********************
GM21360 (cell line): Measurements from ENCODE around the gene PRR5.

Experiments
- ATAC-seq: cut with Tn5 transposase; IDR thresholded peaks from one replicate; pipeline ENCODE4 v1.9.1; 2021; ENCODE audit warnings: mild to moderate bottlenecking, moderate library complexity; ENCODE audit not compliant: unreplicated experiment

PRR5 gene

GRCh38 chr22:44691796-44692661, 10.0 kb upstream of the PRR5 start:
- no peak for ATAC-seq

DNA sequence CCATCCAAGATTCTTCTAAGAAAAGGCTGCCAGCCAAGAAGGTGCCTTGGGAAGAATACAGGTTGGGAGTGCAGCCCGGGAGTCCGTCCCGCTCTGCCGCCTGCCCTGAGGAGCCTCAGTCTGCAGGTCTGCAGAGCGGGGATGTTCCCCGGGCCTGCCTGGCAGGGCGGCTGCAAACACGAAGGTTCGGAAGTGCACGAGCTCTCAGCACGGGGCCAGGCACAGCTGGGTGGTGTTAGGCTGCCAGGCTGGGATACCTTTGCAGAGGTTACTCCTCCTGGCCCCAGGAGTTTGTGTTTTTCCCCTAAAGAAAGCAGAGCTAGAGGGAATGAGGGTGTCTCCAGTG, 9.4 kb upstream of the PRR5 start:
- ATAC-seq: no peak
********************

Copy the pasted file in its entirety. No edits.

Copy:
GM21360 (cell line): Measurements from ENCODE around the gene PRR5.

Experiments
- ATAC-seq: cut with Tn5 transposase; IDR thresholded peaks from one replicate; pipeline ENCODE4 v1.9.1; 2021; ENCODE audit warnings: mild to moderate bottlenecking, moderate library complexity; ENCODE audit not compliant: unreplicated experiment

PRR5 gene

GRCh38 chr22:44691796-44692661, 10.0 kb upstream of the PRR5 start:
- no peak for ATAC-seq

DNA sequence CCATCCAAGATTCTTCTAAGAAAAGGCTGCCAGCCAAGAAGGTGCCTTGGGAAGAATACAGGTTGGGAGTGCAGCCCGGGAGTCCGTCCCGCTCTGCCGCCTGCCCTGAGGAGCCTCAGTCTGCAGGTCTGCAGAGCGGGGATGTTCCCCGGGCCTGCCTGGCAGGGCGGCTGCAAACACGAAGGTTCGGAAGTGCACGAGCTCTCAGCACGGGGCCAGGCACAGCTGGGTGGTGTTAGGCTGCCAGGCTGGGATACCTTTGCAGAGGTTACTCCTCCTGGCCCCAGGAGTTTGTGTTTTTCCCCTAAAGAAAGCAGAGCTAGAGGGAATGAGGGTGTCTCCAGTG, 9.4 kb upstream of the PRR5 start:
- ATAC-seq: no peak